By Barry Schwartz, a professor of psychology at Swarthmore College, is the author of “The Paradox of Choice: Why More Is Less” (THE NEW YORK TIMES, 07/11/06):
ANOTHER national election season has come to an end — the sorriest, sleaziest, most disheartening and embarrassing in memory. The best one can hope for is a candidate who is a complete cipher. How has American electoral politics come to this?
I think we can gain insight from a study published by the psychologist Eldar Shafir 13 years ago. Suppose you are confronted with the following problem:
You’re serving as a juror in a custody case in which each parent is demanding sole custody of an only child. The facts of the case are complicated by ambiguous economic, social and emotional considerations, and you decide to base your decision entirely on the following few observations:
• average income
• reasonable rapport with child
• relatively stable social life
• average working hours
• average health
• above-average income
• close relationship with child
• extremely active social life
• lots of work-related travel
• minor health problems
To which parent would you award sole custody of the child?
Parent A is average in every way, without compelling positive or negative features. Parent B has a mix of strong positive (very close to the child) and strong negative (lots of travel) features. Asked to make this choice, the majority of respondents — 64 percent — choose Parent B.
What makes this study really interesting is what happens when another group of respondents is given the same character sketches, but asked a slightly different question: “To which parent would you deny custody of the child?” Here again, a majority, 55 percent, choose Parent B.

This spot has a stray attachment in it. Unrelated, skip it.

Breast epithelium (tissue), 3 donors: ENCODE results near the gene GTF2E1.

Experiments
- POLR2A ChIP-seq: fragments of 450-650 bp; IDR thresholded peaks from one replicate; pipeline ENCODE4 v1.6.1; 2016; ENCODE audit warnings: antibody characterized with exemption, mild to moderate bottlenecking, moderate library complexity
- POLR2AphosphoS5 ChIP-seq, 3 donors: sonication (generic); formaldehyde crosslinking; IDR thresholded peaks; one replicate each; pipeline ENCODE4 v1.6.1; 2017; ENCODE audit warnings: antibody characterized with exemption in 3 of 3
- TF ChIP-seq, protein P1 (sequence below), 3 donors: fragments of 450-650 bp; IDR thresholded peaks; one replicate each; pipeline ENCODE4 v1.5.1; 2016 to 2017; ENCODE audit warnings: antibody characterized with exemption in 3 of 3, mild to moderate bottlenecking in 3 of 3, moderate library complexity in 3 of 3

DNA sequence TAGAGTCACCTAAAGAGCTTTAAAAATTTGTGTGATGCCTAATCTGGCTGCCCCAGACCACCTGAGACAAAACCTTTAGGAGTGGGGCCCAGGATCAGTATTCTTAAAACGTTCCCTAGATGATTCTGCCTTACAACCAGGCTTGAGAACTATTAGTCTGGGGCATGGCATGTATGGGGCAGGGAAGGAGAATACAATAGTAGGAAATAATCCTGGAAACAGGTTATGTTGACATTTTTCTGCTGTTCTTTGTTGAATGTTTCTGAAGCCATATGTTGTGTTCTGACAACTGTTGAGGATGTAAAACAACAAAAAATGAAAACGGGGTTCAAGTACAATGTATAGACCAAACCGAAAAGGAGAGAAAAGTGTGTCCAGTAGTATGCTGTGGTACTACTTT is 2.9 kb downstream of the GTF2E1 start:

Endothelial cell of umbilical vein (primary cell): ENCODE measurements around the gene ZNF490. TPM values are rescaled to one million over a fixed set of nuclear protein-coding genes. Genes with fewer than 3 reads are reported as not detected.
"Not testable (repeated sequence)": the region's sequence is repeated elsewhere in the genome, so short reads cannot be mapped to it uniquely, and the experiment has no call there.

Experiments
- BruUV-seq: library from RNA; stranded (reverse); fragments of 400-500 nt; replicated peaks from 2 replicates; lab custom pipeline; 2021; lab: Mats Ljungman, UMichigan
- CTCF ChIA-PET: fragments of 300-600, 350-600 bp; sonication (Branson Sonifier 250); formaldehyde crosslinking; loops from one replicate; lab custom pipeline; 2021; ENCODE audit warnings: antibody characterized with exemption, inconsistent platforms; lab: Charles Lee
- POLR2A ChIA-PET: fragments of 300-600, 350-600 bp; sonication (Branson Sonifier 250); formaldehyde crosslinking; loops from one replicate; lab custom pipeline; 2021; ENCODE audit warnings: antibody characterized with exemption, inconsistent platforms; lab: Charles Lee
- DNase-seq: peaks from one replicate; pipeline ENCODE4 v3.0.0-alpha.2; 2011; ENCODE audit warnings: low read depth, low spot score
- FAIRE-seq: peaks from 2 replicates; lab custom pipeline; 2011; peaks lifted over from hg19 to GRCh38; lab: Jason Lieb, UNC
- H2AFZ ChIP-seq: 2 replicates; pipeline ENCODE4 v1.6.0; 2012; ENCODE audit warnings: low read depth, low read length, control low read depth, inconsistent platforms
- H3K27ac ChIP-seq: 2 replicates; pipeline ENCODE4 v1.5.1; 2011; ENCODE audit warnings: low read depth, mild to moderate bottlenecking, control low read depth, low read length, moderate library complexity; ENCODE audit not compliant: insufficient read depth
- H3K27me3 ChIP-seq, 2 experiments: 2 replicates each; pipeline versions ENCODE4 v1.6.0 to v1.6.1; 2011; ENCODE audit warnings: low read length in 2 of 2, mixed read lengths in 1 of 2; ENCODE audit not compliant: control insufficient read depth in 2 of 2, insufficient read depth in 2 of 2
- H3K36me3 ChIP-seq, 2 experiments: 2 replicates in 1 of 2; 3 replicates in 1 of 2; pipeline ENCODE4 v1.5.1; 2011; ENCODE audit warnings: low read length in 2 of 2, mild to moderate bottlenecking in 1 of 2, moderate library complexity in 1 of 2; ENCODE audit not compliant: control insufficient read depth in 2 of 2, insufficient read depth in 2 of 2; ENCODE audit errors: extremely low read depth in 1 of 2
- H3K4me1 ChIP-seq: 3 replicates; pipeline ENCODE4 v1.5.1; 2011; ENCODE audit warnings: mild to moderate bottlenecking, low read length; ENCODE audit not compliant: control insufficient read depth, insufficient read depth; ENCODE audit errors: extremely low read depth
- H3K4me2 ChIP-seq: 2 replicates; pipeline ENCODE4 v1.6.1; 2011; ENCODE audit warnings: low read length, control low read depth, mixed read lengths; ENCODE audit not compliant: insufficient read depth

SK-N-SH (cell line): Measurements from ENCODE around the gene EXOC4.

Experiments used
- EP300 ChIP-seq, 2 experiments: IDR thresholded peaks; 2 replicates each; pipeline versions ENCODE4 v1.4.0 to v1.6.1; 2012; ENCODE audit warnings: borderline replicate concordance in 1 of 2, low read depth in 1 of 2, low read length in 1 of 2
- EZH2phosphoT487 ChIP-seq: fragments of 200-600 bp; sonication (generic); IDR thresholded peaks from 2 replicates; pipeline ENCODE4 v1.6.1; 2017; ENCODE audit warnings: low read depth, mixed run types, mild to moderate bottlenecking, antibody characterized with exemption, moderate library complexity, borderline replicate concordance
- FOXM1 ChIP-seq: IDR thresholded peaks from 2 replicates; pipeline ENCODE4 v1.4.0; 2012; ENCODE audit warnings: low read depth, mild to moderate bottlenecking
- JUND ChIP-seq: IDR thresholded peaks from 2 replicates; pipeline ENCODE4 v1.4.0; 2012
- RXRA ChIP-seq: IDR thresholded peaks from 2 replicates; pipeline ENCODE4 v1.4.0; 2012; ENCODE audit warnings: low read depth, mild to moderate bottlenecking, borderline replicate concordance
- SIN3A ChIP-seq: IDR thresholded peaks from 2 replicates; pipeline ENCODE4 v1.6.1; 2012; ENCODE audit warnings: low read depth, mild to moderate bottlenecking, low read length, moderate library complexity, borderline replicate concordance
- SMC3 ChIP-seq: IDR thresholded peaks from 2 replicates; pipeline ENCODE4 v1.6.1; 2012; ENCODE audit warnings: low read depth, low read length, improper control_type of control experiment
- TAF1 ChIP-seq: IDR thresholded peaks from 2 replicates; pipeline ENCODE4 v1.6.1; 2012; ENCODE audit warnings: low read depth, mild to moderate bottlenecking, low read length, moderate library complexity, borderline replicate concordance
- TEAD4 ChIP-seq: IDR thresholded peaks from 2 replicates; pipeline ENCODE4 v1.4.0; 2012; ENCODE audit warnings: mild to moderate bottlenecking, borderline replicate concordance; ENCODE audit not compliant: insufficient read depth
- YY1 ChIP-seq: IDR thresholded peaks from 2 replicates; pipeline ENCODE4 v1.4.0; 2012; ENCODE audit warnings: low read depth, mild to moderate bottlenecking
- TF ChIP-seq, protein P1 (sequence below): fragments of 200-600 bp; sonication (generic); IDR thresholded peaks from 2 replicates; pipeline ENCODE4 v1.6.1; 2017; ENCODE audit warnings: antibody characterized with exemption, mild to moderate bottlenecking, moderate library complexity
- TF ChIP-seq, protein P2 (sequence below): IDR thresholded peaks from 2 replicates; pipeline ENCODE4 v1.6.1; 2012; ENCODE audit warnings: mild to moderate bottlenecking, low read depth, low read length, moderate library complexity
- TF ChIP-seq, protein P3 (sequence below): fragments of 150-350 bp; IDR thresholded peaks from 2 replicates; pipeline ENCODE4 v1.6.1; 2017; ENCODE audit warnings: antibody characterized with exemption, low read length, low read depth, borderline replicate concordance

How can it be that a majority both accept and reject the same parent?
Professor Shafir’s explanation is that when people are asked whom to accept, they look for positive features in the parents — reasons to accept one over the other — and Parent B has them. In contrast, when people are asked whom to reject, they look for negative features — and again, Parent B has them. No matter which question you ask, Parent B stands out.
What does this tell us about modern electoral politics? When you go into the voting booth, you’re trying to decide whom to accept or whom to reject. Are you judging who the good candidate is or who the less bad candidate is?
The effort by each side to coat the opposition in slime has made many of us cynical, giving us the sense that our task is to reject the worst, not select the best. Nobody’s any good, we think, but some are worse than others. Let’s keep those candidates out of office. Our job becomes one of denying, not awarding, office.
What that means is that if you want to win an election, you need to find candidates like Parent A, who give us no reason to say no, rather than Parent B, who present a complex set of features, some attractive and some problematic.
If somehow the cynicism lifted, and we saw ourselves charged with the task of deciding who to say yes to, we’d have more candidates like Parent B. Just one negative feature would not be enough to disqualify someone, in our minds. There would be little to gain by capturing and broadcasting “macaca moments,” or subtly invoking old Southern fears of black men cavorting with white women. Candidates would be able to take positions and speak their minds. This might lead to the arrival of candidates who actually have positions and minds. We might even be willing to risk generating a little enthusiasm at the prospect of being led by them.
But unless something is done to quell “gotcha” journalism and relentlessly negative campaigning — and as long as we continue to enter the voting booth looking for reasons to say no — the ciphers will be the winners.